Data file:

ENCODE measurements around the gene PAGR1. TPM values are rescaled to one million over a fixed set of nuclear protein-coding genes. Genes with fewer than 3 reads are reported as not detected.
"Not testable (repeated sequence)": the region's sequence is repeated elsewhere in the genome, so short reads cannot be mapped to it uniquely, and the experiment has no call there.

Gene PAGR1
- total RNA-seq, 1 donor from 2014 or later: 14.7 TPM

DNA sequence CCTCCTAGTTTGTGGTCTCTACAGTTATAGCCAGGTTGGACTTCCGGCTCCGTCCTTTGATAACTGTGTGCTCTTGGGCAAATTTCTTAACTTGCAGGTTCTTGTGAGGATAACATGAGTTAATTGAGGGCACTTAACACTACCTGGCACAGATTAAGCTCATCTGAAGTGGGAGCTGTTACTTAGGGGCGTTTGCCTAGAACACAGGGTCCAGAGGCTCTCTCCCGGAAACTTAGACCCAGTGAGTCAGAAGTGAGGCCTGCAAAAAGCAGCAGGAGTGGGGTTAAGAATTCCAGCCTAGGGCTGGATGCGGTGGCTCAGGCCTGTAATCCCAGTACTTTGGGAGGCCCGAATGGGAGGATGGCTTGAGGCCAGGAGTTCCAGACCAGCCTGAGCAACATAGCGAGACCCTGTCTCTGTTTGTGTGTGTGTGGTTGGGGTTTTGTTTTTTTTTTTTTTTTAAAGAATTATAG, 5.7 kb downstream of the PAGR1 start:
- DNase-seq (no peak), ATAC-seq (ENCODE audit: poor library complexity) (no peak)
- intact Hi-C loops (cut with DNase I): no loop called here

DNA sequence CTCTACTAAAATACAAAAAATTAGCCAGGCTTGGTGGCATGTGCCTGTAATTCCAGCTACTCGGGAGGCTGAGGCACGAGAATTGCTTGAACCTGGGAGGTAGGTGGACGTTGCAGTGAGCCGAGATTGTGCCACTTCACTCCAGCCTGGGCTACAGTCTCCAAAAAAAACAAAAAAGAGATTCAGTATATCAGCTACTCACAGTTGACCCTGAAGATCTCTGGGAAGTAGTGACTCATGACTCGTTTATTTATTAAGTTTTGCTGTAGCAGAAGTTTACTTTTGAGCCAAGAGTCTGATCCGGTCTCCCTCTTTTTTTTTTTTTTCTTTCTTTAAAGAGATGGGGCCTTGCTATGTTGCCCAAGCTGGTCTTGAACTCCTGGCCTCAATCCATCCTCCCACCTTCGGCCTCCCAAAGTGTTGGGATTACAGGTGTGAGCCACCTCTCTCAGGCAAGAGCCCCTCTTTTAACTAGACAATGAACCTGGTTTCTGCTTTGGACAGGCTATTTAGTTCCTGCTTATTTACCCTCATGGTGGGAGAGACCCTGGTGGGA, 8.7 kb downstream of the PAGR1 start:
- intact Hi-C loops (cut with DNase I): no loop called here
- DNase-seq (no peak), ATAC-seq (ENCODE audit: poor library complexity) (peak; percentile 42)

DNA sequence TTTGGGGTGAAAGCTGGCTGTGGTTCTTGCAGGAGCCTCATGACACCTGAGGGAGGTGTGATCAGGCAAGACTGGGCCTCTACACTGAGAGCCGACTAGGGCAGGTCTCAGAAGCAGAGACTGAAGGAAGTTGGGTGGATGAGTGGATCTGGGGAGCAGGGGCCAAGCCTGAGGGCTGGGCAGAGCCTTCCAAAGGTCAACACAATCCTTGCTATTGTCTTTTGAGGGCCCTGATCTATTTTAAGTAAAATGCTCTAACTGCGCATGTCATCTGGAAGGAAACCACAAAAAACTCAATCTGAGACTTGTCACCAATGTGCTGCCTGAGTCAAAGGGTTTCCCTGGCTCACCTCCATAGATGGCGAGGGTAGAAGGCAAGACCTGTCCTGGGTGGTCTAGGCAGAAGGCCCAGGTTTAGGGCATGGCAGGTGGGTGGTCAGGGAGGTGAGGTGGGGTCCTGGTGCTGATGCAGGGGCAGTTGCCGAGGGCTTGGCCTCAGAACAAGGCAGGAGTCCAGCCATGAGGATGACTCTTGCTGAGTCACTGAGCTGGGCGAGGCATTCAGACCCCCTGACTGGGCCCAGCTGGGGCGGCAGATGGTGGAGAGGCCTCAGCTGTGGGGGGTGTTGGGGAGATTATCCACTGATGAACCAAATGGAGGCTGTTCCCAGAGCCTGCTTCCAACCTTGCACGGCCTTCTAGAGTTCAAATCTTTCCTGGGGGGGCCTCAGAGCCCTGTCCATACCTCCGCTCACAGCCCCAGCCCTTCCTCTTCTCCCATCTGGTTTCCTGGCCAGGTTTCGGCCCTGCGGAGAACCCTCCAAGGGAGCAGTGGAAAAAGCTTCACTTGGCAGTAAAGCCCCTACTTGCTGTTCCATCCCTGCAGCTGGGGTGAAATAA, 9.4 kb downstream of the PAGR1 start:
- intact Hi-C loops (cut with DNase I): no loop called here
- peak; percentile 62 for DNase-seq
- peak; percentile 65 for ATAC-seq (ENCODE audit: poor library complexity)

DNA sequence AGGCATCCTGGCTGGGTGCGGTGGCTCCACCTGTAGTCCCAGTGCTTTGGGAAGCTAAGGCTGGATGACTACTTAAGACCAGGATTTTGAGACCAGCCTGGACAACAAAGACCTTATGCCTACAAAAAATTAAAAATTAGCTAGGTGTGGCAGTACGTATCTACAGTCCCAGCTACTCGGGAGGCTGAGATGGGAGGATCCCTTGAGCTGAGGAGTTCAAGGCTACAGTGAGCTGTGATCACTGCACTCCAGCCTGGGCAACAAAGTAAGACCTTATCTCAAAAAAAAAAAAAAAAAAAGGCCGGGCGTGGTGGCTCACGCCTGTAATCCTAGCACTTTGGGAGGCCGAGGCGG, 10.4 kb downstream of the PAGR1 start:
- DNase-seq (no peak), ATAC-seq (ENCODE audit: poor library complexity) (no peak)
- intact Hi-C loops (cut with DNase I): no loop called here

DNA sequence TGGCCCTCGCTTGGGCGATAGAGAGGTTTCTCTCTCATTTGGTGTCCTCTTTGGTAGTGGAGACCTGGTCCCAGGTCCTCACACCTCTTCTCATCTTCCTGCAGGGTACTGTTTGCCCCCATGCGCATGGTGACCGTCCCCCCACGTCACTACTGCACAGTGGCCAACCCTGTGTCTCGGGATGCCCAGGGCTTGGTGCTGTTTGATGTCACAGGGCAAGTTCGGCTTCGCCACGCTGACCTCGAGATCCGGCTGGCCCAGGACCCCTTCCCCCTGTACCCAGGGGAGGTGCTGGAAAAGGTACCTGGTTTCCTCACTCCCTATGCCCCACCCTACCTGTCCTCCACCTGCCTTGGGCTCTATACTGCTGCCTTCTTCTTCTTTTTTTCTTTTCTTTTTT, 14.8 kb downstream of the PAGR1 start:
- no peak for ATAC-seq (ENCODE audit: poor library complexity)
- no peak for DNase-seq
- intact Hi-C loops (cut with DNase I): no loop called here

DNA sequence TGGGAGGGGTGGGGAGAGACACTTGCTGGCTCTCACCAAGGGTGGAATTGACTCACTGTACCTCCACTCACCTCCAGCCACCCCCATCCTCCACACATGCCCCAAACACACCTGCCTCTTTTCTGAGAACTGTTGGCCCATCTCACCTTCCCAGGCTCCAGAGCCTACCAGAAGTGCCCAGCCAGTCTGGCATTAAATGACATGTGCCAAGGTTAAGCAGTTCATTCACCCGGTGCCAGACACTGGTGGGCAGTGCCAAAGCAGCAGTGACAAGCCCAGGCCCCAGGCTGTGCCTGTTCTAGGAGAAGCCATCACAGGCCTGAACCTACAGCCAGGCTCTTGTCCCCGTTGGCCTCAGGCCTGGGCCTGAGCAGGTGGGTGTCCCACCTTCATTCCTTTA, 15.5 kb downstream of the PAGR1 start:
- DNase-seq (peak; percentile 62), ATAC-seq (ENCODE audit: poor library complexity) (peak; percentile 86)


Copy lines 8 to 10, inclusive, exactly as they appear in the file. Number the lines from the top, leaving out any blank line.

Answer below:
DNA sequence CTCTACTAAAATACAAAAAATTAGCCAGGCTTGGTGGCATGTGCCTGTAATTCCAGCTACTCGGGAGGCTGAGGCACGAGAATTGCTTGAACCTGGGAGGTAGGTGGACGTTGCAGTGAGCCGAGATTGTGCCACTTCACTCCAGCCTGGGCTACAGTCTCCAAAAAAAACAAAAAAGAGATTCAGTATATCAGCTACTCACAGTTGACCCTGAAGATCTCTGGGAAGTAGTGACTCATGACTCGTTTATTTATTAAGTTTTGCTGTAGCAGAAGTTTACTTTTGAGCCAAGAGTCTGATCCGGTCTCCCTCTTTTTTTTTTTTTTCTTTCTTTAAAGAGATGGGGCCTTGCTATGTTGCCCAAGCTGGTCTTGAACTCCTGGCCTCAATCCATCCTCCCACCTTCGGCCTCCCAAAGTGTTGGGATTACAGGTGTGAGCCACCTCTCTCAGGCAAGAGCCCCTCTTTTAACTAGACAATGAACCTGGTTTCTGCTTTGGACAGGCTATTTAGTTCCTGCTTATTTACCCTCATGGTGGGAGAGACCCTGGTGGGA, 8.7 kb downstream of the PAGR1 start:
- intact Hi-C loops (cut with DNase I): no loop called here
- DNase-seq (no peak), ATAC-seq (ENCODE audit: poor library complexity) (peak; percentile 42)